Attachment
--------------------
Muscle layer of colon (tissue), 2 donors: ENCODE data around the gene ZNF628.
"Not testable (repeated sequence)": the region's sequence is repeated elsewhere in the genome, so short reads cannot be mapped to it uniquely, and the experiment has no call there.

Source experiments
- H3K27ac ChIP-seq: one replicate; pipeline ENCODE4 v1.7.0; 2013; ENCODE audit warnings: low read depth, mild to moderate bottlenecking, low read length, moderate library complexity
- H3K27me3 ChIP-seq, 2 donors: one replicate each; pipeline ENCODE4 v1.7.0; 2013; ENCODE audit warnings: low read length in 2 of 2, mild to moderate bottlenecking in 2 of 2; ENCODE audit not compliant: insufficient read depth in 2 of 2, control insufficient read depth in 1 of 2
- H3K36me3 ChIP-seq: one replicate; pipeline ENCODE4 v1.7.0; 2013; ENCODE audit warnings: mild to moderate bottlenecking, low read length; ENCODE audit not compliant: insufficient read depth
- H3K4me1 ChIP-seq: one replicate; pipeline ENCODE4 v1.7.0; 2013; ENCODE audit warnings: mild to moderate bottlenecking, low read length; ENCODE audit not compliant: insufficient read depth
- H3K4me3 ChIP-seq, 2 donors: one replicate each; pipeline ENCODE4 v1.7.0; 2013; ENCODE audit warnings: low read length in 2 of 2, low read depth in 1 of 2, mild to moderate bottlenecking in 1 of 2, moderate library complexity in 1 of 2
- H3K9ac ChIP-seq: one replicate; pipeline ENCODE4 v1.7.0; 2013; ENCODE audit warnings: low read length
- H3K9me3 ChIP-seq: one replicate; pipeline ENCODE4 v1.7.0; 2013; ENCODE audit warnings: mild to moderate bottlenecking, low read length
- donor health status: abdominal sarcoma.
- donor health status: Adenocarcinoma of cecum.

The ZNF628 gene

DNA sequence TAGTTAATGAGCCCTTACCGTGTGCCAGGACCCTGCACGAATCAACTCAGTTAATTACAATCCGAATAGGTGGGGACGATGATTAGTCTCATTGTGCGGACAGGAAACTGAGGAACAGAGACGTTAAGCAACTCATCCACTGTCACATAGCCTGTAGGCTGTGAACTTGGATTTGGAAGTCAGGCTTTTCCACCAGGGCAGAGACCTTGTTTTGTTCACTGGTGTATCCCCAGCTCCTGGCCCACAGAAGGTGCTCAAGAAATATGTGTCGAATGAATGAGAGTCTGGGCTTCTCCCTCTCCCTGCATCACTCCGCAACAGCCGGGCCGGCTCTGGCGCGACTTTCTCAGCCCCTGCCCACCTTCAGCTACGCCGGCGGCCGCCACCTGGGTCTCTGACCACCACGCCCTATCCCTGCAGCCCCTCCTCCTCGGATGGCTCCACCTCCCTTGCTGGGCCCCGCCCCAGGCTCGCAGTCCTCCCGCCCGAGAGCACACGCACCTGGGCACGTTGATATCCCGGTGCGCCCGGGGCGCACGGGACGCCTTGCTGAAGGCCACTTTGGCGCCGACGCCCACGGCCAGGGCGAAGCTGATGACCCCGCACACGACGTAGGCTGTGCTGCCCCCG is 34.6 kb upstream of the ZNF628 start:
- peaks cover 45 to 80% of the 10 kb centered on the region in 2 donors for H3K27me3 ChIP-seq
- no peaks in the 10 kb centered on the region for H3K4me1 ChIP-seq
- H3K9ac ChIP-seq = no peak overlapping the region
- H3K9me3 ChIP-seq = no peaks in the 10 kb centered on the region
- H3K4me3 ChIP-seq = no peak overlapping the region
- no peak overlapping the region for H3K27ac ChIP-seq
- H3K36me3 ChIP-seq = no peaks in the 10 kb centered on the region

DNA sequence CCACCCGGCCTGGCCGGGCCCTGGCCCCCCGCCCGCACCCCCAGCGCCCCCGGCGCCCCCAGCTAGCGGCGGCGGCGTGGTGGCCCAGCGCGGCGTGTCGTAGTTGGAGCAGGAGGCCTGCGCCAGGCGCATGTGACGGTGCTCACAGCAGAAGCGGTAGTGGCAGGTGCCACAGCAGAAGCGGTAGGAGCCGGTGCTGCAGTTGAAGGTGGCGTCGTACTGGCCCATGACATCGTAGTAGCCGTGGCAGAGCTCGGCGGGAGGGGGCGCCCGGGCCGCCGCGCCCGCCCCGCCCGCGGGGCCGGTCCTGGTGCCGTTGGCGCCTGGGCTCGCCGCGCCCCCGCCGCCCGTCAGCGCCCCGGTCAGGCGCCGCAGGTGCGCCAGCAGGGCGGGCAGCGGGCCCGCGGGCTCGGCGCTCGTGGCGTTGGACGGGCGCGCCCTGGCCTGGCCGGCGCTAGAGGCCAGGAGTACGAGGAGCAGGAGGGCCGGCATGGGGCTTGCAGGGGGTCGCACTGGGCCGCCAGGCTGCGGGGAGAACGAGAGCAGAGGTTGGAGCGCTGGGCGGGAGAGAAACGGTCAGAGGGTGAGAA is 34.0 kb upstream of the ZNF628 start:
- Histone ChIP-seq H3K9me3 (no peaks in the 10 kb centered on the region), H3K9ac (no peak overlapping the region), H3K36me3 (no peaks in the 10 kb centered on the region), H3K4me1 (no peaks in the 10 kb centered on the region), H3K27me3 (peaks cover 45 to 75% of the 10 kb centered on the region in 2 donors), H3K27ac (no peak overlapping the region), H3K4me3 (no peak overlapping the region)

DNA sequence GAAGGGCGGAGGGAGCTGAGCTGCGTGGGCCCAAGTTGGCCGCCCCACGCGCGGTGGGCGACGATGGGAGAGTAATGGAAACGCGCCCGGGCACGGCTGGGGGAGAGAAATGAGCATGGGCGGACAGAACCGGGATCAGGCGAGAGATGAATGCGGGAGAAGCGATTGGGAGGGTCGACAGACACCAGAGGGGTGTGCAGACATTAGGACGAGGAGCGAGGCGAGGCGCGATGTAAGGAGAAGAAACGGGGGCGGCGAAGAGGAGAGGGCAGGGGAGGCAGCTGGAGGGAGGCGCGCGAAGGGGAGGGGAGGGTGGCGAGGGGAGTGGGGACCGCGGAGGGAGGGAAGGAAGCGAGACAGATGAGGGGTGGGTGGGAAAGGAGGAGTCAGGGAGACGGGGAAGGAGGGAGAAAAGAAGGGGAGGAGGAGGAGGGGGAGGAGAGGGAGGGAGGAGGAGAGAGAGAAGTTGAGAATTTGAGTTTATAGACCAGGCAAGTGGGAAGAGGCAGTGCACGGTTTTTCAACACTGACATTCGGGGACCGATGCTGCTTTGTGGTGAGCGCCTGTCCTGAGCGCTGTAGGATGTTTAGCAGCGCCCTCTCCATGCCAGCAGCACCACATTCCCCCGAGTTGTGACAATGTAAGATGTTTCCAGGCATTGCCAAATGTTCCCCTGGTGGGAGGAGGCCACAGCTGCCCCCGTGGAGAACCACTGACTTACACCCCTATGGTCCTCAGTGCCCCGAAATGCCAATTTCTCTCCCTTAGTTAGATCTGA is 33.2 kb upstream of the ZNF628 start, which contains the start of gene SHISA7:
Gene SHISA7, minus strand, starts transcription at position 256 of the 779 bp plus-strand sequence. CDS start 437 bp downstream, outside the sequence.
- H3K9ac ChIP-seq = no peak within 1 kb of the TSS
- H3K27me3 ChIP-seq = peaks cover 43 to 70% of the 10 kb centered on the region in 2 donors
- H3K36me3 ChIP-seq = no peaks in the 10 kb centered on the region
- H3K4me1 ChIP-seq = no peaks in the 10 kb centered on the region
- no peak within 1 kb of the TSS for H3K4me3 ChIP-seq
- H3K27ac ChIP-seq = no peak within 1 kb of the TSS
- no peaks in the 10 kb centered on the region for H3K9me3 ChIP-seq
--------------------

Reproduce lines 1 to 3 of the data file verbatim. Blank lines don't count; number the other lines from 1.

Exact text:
Muscle layer of colon (tissue), 2 donors: ENCODE data around the gene ZNF628.
"Not testable (repeated sequence)": the region's sequence is repeated elsewhere in the genome, so short reads cannot be mapped to it uniquely, and the experiment has no call there.

Source experiments